Wiring in a GFCI to an existing circuit
There’s no such thing as too careful when you’re working around wiring. (I know this because I once cut through a 240-volt line after my father, an electrical engineer, told me the line was dead. It wasn’t.)
Start at the main panel by turning off the power to the outlet you want to upgrade. Then use a circuit tester to make sure the receptacle you’re about to dismantle is really dead.
Disconnect the wires from the back of the old receptacle and wire in the new GFCI — black wire to the gold colored screw, white to the silver screw. There are test buttons on the front of the receptacle to make sure it works.
The process is about that simple.
Many old houses have antiquated wiring systems with no separate ground — that’s the bare wire you’ll find in modern cable along with the white and black wires.
A GFCI works just fine without that ground and will still protect you against shock.
Protect the whole run of receptacles
One other thing to remember. Branch circuits usually include a number of receptacles, one wired to the next. You can give all of them GFCI protection by wiring in a single GFCI receptacle at the start of the branch circuit.
In the outlet box, connect the black and white wires that come from the main panel to the screws marked “line” on the back of the GFCI receptacle. Then feed the next outlet from the screws marked “load.”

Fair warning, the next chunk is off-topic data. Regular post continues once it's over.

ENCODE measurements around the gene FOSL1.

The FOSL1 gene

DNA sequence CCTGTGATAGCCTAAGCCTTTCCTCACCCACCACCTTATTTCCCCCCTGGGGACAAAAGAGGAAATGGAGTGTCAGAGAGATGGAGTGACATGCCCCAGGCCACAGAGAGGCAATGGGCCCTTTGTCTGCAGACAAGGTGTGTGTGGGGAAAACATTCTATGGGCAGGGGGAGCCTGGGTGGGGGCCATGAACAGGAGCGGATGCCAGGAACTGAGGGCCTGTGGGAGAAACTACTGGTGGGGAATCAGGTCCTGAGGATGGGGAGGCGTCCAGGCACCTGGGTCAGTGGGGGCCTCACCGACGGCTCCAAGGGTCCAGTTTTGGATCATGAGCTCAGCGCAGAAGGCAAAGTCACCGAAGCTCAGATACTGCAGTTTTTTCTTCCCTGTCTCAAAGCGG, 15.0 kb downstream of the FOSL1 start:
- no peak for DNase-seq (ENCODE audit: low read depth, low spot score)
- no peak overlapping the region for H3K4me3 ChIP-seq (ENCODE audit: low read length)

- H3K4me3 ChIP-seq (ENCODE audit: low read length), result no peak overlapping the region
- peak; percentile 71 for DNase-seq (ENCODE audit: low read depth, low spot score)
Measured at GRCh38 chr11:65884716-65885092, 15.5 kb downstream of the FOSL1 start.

Downstream receptacles will now behave just like GFCIs. If you get “line” and “load” mixed up, this will not be the case.
You can also use a GFCI circuit breaker to protect all of the receptacles on a branch circuit. It replaces a standard breaker in the main panel. Of course if you’re electrical system has never been upgraded from fuses to circuit breakers you’re out of luck.
AFCIs work differently
When current jumps across a gap it’s called an electrical arc. That can produce very high temperatures and result in a fire.
An AFCI is designed to sense an arc and turn off the power before it can cause any harm. It replaces a conventional breaker in the main panel, so if you’ve got an old fuse panel you’re not a candidate for this upgrade.
Some electricians think that AFCIs have limited value in ungrounded wiring systems — knob and tube, for instance, or non-metallic cable without an integral ground.
If you’re really interested in adding AFCI protection, get some guidance from a licensed electrician first.
Call Pacific Coast Electric Heating and Air, Inc. at 408-212-0230